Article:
• Malarone Warnings and Precautions
    In some cases, Malarone has been known to cause increased liver enzymes and life-threatening skin rashes. This eMedTV page gives more warnings and precautions to be aware of before taking Malarone, explaining who should avoid the medication entirely.
  • Maleron
    Malarone can be used both for the treatment and prevention of malaria. This eMedTV Web article briefly describes this drug and provides a link to more detailed information on it. Maleron is a common misspelling of Malarone.
  • Malerone
    Malarone is a medication used to prevent or treat malaria. This selection from the eMedTV library gives an overview of the drug and provides a link to more detailed information. Malerone is a common misspelling of Malarone.
  • Malrone
    Available by prescription only, Malarone is a medication used to prevent or treat malaria. This eMedTV segment gives an introduction to this product, with details on how it is taken. Malrone is a common misspelling of Malarone.
  • Milaria
    Malaria is a disease that is transmitted through the bite of an infected female Anopheles mosquito. This eMedTV segment lists symptoms of malaria and explains how common the disease is in the United States. Milaria is a common misspelling of malaria.
  • Mode of Action of Chloroquine
    Chloroquine works to treat malaria by killing the Plasmodium parasites that cause the infection. This eMedTV segment describes chloroquine's mode of action and provides a link to more detailed information on this medication.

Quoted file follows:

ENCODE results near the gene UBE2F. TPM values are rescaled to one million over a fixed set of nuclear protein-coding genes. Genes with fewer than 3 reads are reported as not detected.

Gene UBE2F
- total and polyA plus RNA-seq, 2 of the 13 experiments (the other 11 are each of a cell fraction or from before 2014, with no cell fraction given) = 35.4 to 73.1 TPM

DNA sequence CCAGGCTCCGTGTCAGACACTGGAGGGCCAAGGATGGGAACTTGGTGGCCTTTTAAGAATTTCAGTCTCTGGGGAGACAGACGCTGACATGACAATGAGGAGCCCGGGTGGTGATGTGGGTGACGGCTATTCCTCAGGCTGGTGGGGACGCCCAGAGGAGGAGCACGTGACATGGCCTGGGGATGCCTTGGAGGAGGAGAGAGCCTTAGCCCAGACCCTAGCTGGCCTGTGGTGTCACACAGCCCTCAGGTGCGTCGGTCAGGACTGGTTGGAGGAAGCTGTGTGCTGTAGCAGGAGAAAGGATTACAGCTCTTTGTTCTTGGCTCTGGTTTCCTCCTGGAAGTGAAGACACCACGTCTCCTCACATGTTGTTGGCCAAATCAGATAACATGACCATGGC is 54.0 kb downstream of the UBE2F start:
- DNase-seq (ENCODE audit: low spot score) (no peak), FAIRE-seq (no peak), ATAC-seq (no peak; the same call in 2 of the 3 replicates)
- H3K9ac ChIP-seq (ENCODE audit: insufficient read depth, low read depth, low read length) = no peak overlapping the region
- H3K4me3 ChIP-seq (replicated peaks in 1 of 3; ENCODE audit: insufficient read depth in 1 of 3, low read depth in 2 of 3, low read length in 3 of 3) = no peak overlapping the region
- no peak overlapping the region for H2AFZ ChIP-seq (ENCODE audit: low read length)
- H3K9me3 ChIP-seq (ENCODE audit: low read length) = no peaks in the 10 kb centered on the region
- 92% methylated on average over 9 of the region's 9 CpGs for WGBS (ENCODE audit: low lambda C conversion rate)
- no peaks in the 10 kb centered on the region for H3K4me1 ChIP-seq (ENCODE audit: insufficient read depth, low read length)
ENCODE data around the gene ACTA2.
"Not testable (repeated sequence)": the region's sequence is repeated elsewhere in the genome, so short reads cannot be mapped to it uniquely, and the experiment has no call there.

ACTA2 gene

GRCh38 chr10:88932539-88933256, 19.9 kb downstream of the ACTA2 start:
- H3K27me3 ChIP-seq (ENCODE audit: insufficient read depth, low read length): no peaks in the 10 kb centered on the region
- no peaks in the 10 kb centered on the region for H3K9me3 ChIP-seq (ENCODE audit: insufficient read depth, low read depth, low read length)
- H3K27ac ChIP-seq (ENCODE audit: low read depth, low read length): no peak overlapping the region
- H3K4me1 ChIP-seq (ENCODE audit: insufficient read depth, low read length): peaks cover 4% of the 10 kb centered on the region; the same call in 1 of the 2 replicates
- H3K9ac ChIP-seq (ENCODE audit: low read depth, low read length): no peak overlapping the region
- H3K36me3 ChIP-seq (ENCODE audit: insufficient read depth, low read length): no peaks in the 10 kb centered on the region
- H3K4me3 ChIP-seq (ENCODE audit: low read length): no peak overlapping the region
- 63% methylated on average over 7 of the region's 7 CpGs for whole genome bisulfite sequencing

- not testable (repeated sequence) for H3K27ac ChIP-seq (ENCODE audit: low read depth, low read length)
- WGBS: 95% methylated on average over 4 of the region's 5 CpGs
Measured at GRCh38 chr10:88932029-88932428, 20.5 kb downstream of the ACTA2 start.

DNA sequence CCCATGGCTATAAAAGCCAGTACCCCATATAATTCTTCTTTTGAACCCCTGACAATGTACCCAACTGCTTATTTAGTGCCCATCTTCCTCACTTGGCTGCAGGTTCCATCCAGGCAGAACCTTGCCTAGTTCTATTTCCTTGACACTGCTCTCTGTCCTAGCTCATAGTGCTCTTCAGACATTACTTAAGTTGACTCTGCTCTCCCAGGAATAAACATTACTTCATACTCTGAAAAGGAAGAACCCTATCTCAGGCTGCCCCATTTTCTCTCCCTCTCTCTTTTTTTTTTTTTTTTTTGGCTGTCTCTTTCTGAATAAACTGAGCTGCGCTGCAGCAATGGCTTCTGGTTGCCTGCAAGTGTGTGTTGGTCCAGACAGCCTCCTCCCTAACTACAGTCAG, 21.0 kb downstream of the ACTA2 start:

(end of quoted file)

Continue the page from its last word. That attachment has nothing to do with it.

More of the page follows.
• Mode of Action of Primaquine
    As this eMedTV page explains, primaquine works to prevent malaria relapses by killing the parasites in the liver. This page further discusses the mode of action of primaquine, including why it is different from other antimalarials.
  • Moleria
    Malaria is an infectious disease that is caused by an infection with a parasite. This eMedTV page explains how malaria is transmitted, describes early symptoms of the disease, and covers treatment options. Moleria is a common misspelling of malaria.
  • Precautions and Warnings With Chloroquine
    As this eMedTV page explains, if you have problems with your liver, kidneys, or eyes, you may not be able to take chloroquine safely. Other precautions and warnings are listed in this article, including details on what your doctor needs to know.
  • Precautions and Warnings With Hydroxychloroquine